Review: LG Nitro HD for AT&T
If there's one feature LG got right on the Nitro HD, it's the display. The Nitro HD sports a 4.5-inch, IPS LCD with 1280 x 720 pixels (hence the "HD" moniker). It is gorgeous. Individual pixels are hard to pick out unless you use a magnifying glass. The display is also bright, produces accurate colors, and did I mention that it's really, really bright? Trust me, you're going to love this display.
The Nitro HD is one of the first phones able to access AT&T's Long Term Evolution network. I used the Nitro HD in New York City several times this month. While AT&T's LTE network hasn't officially launched there, it is being tested and can be accessed by devices that are properly equipped. With probably 10 other people using it in the entire city, I scored some outrageously quick download speeds. I'm talking close to 20Mbps. Upload speeds didn't drag, either, peaking near 7Mbps. That's some good stuff. Of course, under real-world conditions on a network that's actually loaded with users, speeds will be dramatically slower than these peaks. Since the LTE network isn't fully live, I'm not going to rate the Nitro HD's LTE signal performance other than to say "it works."
The HSPA+ 3G radio is fair game, though. When compared to other AT&T devices, the Nitro HD did a fine job of connecting to AT&T's HSPA+ network. The signal indicator ranged from 0 to 5 bars in-step with the actual coverage available. In the time I tested the Nitro HD, it didn't drop any calls, nor did it miss any.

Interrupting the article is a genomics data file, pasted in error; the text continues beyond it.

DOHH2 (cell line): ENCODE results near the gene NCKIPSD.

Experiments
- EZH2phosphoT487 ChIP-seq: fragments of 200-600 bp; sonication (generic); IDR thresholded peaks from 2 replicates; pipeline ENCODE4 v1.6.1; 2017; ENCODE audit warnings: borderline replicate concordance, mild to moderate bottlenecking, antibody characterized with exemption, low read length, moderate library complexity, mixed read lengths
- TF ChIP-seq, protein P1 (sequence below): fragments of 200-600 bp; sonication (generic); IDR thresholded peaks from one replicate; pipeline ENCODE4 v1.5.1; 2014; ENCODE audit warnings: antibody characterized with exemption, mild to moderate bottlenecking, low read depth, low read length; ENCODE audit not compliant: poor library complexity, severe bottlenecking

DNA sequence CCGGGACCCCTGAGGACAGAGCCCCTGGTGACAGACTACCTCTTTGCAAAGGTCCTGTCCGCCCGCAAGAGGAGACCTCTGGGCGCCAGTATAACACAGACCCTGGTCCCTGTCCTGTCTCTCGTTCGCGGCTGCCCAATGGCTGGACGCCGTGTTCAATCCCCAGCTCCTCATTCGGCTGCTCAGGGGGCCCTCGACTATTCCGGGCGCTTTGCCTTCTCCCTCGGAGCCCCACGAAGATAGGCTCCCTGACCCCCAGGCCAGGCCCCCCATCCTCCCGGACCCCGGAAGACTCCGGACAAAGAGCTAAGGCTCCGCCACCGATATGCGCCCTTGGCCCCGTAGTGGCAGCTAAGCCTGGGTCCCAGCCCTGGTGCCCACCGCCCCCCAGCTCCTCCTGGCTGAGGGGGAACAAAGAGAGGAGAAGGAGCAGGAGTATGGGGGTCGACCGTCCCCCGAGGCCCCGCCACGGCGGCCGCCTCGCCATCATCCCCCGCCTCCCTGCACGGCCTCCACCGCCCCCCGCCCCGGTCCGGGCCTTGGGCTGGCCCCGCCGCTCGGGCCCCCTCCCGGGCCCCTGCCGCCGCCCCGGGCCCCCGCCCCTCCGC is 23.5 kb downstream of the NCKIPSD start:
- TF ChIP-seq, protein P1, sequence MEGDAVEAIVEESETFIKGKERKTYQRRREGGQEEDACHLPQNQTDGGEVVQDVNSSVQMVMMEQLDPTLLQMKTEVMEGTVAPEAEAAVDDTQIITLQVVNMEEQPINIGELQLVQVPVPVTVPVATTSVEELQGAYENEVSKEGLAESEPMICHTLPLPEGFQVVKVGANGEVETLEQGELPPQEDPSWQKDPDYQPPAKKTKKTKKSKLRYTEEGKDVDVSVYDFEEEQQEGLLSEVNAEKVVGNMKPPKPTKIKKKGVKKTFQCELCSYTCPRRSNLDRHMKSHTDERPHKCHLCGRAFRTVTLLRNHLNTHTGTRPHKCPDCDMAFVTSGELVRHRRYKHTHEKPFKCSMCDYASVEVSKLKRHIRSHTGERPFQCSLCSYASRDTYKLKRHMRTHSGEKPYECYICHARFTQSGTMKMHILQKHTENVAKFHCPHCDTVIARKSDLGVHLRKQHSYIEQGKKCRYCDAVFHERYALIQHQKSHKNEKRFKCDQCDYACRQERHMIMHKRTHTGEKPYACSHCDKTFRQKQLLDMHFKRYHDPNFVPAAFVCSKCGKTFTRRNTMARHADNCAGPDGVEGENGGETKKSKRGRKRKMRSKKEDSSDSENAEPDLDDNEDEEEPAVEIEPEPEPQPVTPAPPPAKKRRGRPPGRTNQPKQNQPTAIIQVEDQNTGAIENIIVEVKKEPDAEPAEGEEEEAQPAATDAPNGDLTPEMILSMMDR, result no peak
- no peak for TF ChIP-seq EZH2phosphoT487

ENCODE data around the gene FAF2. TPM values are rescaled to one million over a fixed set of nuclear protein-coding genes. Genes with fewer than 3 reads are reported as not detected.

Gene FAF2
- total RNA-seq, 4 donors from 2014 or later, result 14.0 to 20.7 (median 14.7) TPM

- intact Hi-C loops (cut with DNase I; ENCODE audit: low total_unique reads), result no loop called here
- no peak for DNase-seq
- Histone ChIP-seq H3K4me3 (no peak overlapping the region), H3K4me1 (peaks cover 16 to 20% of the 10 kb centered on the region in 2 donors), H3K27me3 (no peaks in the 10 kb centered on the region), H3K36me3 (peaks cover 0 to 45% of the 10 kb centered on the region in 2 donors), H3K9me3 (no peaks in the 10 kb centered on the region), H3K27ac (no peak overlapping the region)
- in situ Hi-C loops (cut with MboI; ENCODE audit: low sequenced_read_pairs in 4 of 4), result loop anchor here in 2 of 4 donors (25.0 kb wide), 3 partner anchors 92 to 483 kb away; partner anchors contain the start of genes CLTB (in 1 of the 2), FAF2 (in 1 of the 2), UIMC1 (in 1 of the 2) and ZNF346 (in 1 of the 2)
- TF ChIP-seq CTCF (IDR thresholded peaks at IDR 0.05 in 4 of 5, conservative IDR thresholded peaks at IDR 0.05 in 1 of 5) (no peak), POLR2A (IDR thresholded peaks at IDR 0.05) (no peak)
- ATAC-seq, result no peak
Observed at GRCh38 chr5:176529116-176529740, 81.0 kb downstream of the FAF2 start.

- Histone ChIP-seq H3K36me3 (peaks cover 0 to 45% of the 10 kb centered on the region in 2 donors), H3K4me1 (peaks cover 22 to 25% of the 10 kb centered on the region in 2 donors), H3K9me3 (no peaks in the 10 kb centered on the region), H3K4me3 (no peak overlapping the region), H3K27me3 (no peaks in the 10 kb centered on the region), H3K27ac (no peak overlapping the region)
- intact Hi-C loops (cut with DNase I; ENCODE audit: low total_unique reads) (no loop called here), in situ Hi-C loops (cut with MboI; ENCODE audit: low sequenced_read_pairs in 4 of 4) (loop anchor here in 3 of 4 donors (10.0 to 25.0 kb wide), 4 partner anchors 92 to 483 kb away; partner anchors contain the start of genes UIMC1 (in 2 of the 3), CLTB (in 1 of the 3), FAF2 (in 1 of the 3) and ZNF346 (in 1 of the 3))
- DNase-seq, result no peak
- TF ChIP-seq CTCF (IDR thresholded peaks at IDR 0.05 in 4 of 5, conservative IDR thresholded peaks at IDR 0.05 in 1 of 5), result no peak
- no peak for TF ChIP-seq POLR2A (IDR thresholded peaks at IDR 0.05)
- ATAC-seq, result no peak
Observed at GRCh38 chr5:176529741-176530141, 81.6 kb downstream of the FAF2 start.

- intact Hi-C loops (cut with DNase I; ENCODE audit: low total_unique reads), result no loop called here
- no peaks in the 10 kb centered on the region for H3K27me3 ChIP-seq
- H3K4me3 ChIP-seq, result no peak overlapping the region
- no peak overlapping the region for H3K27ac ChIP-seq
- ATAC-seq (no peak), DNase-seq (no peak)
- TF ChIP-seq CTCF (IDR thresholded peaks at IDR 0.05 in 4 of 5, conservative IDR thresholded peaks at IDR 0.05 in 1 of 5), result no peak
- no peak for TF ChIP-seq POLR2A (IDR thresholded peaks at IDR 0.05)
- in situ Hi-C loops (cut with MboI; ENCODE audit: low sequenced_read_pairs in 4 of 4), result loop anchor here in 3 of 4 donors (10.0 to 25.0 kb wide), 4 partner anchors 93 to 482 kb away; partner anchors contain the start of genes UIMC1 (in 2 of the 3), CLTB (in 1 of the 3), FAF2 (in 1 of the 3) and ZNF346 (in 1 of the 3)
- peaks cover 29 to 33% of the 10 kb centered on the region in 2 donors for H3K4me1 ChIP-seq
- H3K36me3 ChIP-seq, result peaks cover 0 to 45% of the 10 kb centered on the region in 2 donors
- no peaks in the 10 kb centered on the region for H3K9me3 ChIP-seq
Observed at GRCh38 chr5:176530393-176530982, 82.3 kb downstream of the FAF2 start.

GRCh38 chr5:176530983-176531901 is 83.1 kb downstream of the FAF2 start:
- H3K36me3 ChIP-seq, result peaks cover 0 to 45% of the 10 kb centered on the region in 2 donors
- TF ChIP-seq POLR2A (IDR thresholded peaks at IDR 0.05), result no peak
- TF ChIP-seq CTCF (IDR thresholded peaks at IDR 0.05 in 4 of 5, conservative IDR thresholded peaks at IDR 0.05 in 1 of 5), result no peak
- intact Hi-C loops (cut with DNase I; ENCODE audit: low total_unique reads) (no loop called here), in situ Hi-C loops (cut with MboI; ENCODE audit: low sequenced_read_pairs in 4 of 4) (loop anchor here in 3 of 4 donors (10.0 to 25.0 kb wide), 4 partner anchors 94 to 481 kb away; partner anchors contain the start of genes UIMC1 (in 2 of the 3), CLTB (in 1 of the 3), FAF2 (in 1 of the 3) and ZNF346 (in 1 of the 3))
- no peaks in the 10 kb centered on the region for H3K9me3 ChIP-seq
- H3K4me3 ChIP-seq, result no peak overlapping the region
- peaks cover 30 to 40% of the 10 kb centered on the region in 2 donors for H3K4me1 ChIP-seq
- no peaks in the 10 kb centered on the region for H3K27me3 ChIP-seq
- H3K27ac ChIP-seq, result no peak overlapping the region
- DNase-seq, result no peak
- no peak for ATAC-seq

Phone calls made with the Nitro HD were rotten all around. Voices were distant in the earpiece and lacked presence. There was also a lot of interference and noise during calls. Neither the earpiece nor the speakerphone generate enough volume. The earpiece is far too quiet, and I had a hard time hearing callers over general household noise. Calls sent to the speakerphone were a garbled mess. The Nitro HD has a really cheesy selection of ringtones, but you can set them to bone-shaking levels. You're not going to miss any calls due to the ringers. The vibrate alert was good.
The Nitro HD does so-so in the battery life department. Considering the ginormous display, dual-core processors, and 3G/4G radio set-up, I consistently got the Nitro HD to live through a long day from 7AM to Midnight with all the radios on. It didn't have much power left by the time I went to bed, but at least it survived a whole, waking day. You're going to need to charge it every day. If you try really hard, you can kill the battery off quicker than I did if you fire up some games or spend a lot of time browsing. Those two activities, more than any other, seemed to sap battery life the quickest.